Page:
Update: I have reviewed the flight data and the deployment software I wrote performed nominally so original assessment was incorrect.
What I have:
Primary computer (my software)
* 1 unspent charge for main parachute - so it couldn't have fired.
* Could not find charge for drogue parachute.
* Software would have fired charges with proper sequence, rescuing bay from coming down at terminal velocity.
* Drogue chute is ripped off, as is nymex chute protector(only small corner remains).
* Drogue charge fired and is spent. Amps appear to reflect it did fire at that time, but there's no guarantee.
* Drogue ->Perfectflite software says it fired 8.95 seconds into flight, long after catastrophic event.
* Main charge no where to be found. Perflight says there was no amps on attempted fire 14.1 seconds, which makes sense as the wiring was ripped and stayed with lower half of rocket.
* Still wrapped nicely, connected to bent eyebolt with motor/fins.
* Masking tape z tie wrappings intact. This means main did not deploy, not even a partial deploy. This is why I know main parachute section went up with the motor. Looking at the rocket, and following from the bottom, above the fins, you'll see a gray ring. Above that is the main parachute storage section (green and silver).
* I'm guessing that the main parachute tube was crushed on impact with rocks. The person that found my rocket did not say anything about that section, but I see debris on the front of the motor reinforcing this fact.
* With drogue chute and nymex protector ripped off of shock cord, I believe it had to have fired while still connected to the motor. If it had fired after separation (data shows software would have fired it ~5 seconds after catastrophic event), once bay reached it's own mini-apogee, forces would have been much less and the chute protector and/or drogue chute would have been intact.
* Structural failure. I don't see how this could be the case based off the pieces I got back, but I can't rule it out. The pieces I have are extremely strong, even in their damaged state. I see no breakage or cracking indicating structural failure. While ugly, the pieces I have could fly right now.
* Highly likely: Wiring short, short-circuit, static, misfire, solder flake short. At the time of failure, there was 20gs of stress on the entire rocket. I'll try to recreate the conditions at launch by applying pressure on the electronics with my hands and see if I can get it to fire drogue.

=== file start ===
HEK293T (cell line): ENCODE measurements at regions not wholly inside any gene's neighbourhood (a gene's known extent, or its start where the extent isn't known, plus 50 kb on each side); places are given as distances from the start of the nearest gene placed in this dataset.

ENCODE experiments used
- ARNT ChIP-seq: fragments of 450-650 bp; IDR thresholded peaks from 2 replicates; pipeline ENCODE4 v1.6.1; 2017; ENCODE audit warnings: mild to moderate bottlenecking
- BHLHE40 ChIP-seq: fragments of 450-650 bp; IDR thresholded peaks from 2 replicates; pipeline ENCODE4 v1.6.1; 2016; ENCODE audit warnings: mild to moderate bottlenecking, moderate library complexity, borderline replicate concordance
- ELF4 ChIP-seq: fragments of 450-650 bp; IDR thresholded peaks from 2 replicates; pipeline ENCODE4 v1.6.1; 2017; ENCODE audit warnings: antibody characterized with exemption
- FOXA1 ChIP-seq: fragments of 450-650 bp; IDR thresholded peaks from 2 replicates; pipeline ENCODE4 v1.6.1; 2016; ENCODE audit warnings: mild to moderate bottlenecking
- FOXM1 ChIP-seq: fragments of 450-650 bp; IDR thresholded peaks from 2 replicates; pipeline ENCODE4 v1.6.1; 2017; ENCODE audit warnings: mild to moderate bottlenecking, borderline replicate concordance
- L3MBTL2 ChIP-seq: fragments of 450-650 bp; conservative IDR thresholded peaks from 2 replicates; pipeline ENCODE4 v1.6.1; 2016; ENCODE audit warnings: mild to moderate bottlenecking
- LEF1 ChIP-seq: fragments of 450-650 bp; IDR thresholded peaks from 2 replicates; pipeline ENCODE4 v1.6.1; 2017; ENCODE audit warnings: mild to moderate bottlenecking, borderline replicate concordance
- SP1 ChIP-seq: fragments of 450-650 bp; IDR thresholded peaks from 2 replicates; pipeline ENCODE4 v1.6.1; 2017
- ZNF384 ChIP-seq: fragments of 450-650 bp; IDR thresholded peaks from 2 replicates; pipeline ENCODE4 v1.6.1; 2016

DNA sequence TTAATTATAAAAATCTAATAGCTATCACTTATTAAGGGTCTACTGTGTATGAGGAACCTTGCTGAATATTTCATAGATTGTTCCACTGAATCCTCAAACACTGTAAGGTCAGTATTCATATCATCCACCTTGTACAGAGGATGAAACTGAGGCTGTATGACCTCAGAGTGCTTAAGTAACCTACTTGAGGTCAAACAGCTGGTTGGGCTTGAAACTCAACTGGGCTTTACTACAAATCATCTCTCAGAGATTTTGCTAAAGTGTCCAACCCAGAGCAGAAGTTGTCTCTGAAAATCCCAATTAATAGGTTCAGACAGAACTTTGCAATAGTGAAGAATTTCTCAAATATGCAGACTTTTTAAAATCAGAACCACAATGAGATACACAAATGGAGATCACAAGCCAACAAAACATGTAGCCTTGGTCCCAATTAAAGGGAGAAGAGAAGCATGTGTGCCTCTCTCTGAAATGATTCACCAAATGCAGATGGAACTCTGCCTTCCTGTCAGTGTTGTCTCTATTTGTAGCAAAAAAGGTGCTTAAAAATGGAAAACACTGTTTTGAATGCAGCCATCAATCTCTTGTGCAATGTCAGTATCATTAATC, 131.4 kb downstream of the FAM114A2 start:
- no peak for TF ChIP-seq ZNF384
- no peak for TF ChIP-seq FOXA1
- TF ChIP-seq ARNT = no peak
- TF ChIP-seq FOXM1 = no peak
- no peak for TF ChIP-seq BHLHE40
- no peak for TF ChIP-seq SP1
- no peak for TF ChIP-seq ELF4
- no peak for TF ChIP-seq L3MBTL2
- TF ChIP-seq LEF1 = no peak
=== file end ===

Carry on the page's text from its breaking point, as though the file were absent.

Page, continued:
* I was using an arduino add-on module designed by a friend. I directly soldered the arduino module to it. I also had to solder components to it. When testing, it worked great but I should have inspected it deeply with magnifying glass for solder debris. One flake coming off at high load and shorting wires on the circuit-board could easily do this.
* Failure happened 1.1 seconds after takeoff. Visual as well as G telemetry data confirm this.
* Rocket was under high G, but velocity was not transonic at 452 mph.
* Altitude was low at 342 feet AGL, but not one person saw the failure. All eyes were on the fins+motor making proper ascent.
* Even disconnected and drogue shock cord deployed, forces at play threw the bay to 1098 feet, 5.3 seconds into flight. Readings were very stable for barometer at apogee. My software instructed drogue deployment to occur here, but it had already deployed from hardware glitch.
* 8.95 seconds into launch backup computer fired drogue, we actually heard this pop and it confused us.
Further assessment 2020-02-12:
* Drogue deployment is highly likely the cause of failure. After inspecting telemetry and seeing event of when software told drogue to deploy (4.2 seconds after catastrophic event), software was not the cause. A short-circuit, short, static, cold solder-joint, solder flake, etc. caused the failure.
* Prior supporting imagery, I was questioning if I had some type of physical part (like coupler, body tube, etc) failure. But now I see all the signs. Additional supporting evidence is found in the parts that broke due to the forces at play from drogue deployment.
* Bay and nose came down with the chute ripped off the lines, and just a small corner of the nymex chute protector left.
* Now that I know what happened, the next step is to see if I can re-create the conditions.
Physical changes due to fail:
* While I don't know if it would have helped in this case, I'll create a kevlar loop around the electronics bay with the intent to keep the entire rocket together. This is the first rocket where I did not do this due to strength in bay and coupler/bulkhead components.